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An English grammar book
Adverbs of manner most often occupy the end position of a clause, where they follow an intransitive verb, or the direct object of a transitive verb.
e.g. We waited patiently for the play to begin.
I sold the strawberries quickly.
Cambridge dictionary
understand (KNOW) verb (understood, understood)
to know the meaning of something that someone says
Hello again everybody, Emotion: smile

A university teaching website wrote “Edouard understands poorly American culinary habits.”
I would like to have your opinion on this sentence. Is it a comprehensible sentence? I have been told
that that's not understandable American English. Also, can I move the adverb "poorly" to the end of the sentence (Edouard understands American culinary habits poorly)?

A thousand thanks,

SFB
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Comments  
If I had to put the word 'poorly' somewhere in this sentence , it would be in front of the word 'understands', which, in this sentence, is not an intransitive verb.

Edouard poorly understands American culinary habits.
Davkett If I had to put the word 'poorly' somewhere in this sentence , it would be in front of the word 'understands', which, in this sentence, is not an intransitive verb.
Edouard poorly understands American culinary habits.

Hello Davkett and everybody,Emotion: smile

I remember now people in this forum telling me that the object is usually not separated from the verb.
Please, tell me if this sentence is English.
Edouard poorly understands American culinary habits.
I don’t understand why people won’t understand me if I use it. The sentence contains a verb which is modified by an adverb (poorly), and we have the object of the verb. To me, the sentence is complete.

Many thanks,

SFB
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Dear SpoonFedBaby,

It is grammatical to say «Edouard poorly understands American culinary habits». You may also place «poorly» at the end of the sentence.

It is unusual, however. People will understand you poorly, because it is unusual. Emotion: smile

You may prefer to say «Edouard has a poor understanding of American culinary habits».

Kind regards, Emotion: smile

Goldmund
Hello Goldmund and everybody, Emotion: smile

Here I am again Emotion: stick out tongue.

This is a very favourable moment to ask a question I have in mind for a very long time. In English, do we have to avoid using the verb “have” if we can? I would have thought «Edouard poorly understands American culinary habits» or «Edouard understands American culinary habits poorly » better English sentence than «Edouard has a poor understanding of American culinary habits» because we avoid the verb “have” for it is so often used in speech. If I had to write a paper, which sentence should I use? I know now which sentence I should use for situation requiring informal English.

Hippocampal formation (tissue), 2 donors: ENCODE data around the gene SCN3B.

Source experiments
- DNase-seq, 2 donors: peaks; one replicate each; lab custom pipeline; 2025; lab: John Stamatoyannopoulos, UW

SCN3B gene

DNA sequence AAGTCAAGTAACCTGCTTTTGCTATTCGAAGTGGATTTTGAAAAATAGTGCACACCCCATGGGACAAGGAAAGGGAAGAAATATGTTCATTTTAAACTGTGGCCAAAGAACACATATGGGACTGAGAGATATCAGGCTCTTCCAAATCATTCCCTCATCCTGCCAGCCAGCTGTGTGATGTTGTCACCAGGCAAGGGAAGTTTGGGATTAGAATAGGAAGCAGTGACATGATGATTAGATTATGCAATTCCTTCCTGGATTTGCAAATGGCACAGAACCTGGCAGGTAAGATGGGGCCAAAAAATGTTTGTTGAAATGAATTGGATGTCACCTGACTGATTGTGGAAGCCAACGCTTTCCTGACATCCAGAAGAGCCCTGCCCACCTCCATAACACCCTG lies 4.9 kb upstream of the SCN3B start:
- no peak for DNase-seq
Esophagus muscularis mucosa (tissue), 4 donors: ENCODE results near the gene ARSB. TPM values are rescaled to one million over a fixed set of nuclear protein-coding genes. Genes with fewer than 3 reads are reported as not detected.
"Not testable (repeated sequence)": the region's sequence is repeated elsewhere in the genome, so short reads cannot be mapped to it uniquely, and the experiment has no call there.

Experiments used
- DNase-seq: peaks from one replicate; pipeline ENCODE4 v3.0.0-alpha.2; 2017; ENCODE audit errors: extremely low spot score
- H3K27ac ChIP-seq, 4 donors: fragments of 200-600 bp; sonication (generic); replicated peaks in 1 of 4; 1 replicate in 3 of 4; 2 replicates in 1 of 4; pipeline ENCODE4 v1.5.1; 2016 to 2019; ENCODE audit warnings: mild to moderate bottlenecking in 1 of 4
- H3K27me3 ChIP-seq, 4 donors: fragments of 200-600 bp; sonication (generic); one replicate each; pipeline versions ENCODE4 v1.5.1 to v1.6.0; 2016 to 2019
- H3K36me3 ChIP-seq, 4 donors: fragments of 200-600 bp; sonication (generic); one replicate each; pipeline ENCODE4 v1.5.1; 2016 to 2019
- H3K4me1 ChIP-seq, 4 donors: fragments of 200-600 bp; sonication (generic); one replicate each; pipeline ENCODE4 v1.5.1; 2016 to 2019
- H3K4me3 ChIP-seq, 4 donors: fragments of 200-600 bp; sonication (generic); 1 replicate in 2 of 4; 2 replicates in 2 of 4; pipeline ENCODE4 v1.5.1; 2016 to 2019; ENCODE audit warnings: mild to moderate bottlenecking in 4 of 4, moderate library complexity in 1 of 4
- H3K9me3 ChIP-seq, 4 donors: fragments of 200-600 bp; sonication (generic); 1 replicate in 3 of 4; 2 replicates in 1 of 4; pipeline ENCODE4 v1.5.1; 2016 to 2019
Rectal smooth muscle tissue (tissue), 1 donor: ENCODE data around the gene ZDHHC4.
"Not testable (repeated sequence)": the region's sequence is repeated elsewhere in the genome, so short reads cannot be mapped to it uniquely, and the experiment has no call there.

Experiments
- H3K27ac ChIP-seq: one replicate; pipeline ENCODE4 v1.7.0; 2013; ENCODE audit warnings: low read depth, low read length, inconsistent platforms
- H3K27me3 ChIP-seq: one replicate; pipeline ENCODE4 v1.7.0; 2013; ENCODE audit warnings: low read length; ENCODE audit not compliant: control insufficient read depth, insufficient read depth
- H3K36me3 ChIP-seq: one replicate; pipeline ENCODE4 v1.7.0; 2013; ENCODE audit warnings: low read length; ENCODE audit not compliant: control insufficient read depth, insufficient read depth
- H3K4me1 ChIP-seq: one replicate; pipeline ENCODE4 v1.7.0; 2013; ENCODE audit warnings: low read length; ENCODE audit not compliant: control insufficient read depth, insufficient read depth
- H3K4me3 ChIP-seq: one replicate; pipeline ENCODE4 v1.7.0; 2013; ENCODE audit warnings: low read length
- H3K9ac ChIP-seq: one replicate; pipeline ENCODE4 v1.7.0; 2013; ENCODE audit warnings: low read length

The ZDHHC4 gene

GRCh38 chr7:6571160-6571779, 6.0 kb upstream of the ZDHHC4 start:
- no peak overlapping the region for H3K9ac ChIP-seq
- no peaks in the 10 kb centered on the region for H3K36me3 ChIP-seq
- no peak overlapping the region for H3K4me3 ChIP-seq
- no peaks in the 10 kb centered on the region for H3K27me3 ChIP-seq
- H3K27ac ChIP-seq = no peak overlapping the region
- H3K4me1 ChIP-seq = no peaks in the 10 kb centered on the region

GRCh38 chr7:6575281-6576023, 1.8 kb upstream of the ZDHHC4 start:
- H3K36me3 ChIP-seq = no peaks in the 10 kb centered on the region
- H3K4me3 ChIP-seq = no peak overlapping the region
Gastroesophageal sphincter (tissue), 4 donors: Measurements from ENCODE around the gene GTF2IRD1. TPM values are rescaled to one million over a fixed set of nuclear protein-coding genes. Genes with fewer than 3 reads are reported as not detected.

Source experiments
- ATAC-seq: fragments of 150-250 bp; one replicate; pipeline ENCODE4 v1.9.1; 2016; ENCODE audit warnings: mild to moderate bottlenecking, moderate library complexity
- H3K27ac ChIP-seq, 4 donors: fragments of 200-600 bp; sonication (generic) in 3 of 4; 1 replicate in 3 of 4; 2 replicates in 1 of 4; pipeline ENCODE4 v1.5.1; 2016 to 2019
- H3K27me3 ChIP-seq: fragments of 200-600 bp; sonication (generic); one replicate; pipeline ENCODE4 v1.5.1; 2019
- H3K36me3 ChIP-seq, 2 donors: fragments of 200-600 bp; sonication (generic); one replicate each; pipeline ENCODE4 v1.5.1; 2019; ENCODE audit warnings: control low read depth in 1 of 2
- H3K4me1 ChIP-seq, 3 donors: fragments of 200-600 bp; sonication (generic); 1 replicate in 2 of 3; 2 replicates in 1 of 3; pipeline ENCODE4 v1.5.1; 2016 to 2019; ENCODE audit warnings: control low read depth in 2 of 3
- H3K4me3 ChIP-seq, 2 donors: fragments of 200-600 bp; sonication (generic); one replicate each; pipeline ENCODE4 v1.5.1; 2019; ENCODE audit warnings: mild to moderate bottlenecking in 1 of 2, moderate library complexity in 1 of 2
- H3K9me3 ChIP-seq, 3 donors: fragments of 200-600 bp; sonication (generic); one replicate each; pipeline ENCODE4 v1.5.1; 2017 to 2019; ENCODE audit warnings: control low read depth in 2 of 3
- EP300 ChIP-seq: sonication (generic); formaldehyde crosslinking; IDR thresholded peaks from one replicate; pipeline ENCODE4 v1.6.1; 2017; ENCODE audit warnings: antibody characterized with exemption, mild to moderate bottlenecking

Thank you so so so much,

SFB

To me, the only satisfactory solution with "poorly" is to place it at the end.
"E understands A culinary habits poorly."
Even so, this is not a very idiomatic sentence.
Another solution is "E does not understand A culinary habits well".
This is more idiomatic.
Another good solution has already been suggested.
"E has a poor understanding of A culinary habits".
I prefer this one above all the others proposed so far, and I would ignore any "rules" about avoiding the verb "have" in this case.

CJ
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Hi CJ,

You write, 'To me, the only satisfactory solution with "poorly" is to place it at the end.'
I'd be interested in why you think that. (Is that a classical Latin thing?)

Suppose the sentence were a little more elaborate: 'Eduoard understands the culinary habits of the middle-class eastern-seaboard Americans of Italian descent poorly.'
There is something about the word poorly that will not let it stand comfortably with the verb understand. Even the short sentence He understands poorly does not sound quite right. I think that is the problem, rather than the position. For example Edouard eats the food of the middle-class eastern-seaboard Americans of Italian descent quickly does not sound too bad.

In Classical Latin the general rule (there were exceptions) was that you could put any word anywhere. You would put the word you wanted to emphasis at the beginning of the sentence.


In Classical Latin the general rule (there were exceptions) was that you could put any word anywhere.


Dear Forbes,

You may not put conjunctions, prepositions, or relative pronouns anywhere in Latin. There are conventions also for the placing of verbs, nouns and adjectives.

Kind regards, Emotion: smile

Goldmund
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